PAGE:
Rules for Arithmetic With Approximate Numbers
The reason we have to be concerned with concepts such as exact
and approximate numbers, and significant digits, precision and
accuracy of approximate numbers, is to make sure that when we
work with numbers representing actual measurements of physical
quantities, we understand specifically what these numerical
digits are telling us about the size of the physical quantity. In
particular, it is important to avoid writing down digits in such
a number which really convey no meaningful or justifiable
information. This is really a topic that requires more
detailed discussion than is possible in these notes. However,
perhaps one hypothetical example will give you an insight into
this issue.
Suppose the goal was to get an “accurate”
measurement of the length of an object. Ten people are recruited,
and each given an instrument to measure lengths. They report the
following values:
963 mm 958 mm 961 mm 955 mm 959 mm
964 mm 962 mm 958 mm 960 mm 961 mm
Now, although a couple of pairs of these measurements are the
same, there is also quite a variation in results, ranging from a
low value of 955 mm to a high value of 964 mm. In this situation,
we would have to conclude that we really don’t know the
length of the object precise to 1 mm, since at that level
of precision, there is no general agreement between the ten
measurements. To be honest then, it appears we should state the
result as 960 mm, meaning that the true length could be as much
as 5 mm shorter or 5 mm longer than this value. So, to say that
this object is 958 mm long might be misleading, since the
data we have doesn’t narrow the length down more precisely
than “some value between 955 mm and 965 mm”.
This example illustrates in a superficial way that it is
important to be wary of stating results with an unwarranted
number of significant digits when they are based on either
measurements or calculations involving approximate numbers. What
we will state below are the simplest of rules for deciding when
digits in the result of a calculation are not really warranted
and so should be discarded (through roundingoff).
For simple arithmetic calculations, there are two rules for
rounding results obtained from approximate numbers:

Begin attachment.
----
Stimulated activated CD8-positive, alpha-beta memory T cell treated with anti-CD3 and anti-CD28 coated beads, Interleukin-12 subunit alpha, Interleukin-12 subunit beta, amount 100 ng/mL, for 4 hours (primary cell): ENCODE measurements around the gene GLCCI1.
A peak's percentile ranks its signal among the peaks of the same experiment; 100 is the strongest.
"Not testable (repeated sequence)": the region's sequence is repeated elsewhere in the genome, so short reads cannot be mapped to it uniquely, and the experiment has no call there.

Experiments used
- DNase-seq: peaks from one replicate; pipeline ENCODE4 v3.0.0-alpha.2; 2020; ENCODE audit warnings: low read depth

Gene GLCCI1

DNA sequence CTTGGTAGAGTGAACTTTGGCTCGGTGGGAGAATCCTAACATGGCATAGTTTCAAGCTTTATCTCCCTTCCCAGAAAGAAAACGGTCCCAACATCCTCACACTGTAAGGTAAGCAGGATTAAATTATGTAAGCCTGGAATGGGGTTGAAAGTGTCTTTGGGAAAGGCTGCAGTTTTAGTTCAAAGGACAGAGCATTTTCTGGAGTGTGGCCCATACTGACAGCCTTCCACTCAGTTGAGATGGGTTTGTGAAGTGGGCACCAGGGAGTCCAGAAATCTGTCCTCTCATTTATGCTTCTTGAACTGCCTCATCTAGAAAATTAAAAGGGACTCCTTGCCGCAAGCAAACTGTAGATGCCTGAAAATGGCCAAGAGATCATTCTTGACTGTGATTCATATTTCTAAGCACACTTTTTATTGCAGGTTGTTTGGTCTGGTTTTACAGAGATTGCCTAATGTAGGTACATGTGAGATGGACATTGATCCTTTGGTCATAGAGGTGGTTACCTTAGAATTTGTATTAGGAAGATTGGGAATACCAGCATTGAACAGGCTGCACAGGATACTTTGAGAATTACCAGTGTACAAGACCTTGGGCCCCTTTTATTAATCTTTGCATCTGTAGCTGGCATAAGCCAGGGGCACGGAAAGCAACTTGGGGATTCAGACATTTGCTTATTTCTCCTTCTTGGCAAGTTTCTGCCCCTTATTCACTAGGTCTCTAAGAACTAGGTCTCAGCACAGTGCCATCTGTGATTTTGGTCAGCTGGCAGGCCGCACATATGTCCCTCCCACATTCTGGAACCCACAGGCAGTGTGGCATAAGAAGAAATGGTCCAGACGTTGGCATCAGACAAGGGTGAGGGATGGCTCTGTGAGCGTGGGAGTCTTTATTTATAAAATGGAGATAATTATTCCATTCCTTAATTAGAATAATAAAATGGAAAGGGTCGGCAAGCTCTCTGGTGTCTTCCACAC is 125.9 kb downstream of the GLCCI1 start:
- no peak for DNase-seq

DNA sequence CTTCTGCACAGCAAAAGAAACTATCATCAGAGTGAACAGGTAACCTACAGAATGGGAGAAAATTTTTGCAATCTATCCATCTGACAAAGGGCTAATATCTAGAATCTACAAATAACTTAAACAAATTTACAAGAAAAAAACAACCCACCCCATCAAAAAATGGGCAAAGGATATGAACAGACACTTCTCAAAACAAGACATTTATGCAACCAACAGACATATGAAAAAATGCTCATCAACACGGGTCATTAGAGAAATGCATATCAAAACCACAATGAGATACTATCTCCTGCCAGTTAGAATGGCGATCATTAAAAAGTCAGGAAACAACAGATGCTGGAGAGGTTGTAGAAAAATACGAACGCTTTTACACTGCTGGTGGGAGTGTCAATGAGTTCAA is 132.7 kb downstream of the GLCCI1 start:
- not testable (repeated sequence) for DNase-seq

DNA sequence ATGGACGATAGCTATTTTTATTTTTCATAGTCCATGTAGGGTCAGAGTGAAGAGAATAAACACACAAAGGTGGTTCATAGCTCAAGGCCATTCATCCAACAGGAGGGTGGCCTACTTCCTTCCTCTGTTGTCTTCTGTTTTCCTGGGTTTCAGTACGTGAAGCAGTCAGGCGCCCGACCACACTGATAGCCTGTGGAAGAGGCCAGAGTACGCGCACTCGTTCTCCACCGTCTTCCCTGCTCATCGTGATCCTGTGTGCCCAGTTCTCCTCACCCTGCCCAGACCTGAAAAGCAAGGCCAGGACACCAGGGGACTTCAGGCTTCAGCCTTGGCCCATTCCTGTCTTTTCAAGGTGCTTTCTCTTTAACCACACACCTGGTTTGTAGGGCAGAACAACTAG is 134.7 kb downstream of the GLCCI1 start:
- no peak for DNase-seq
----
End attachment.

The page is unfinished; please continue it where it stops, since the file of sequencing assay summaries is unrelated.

Rule 1: When two or more approximate numbers
are added and/or subtracted, the result is rounded to the
precision of the least precise approximate number involved.
Rule 2: When two or more approximate numbers
are multiplied and/or divided, the result is rounded off to the
accuracy of the least accurate approximate number involved.
In practice, one does the entire calculation first, getting an
overall result. Then the rules are applied as appropriate to
round this final result. We do not do any rounding before the
final result is obtained.
Example 1:
Compute the result of
528.63 + 816.4 – 921.072
Assume that each of these numbers are approximate numbers.
solution:
Just entering these numbers into a calculator gives the
apparent result 423.958. Since this calculation involves only
addition and subtraction, we need to use the precision of the
three numbers involved to decide rounding for the final result
(Rule 1). Now
528.63 has a precision of 2 decimal places
816.4 has a precision of 1 decimal place
921.072 has a precision of 3 decimal places.
The smallest precision here is one decimal place, for the
second number, 816.4. Therefore the final result must be rounded
to just one decimal place, giving 424.0.
Example 2:
Compute the result of
assuming each number is an approximate number.
solution:
When we enter these numbers into a calculator, the result is
something like 0.125520896 (in this case, with a calculator
having a 10digit display – if we had a calculator with a
25digit display, we’d get 0.1255208966015907447577730, so
obviously there is no avoiding the question of having to round
off the result of this calculation in some way!)
This calculation involves only multiplications and divisions,
so it is the accuracy of the individual numbers which determines
the accuracy of the result (Rule 2). Here
45683 has an accuracy of 5 significant digits
0.000076 has an accuracy of 2 significant digits
27.66 has an accuracy of 4 significant digits
We see that the least accurate number is the second one,
0.000076, with an accuracy of two significant digits. Therefore,
by Rule 2, the final result should be rounded to two significant
digits, giving 0.13.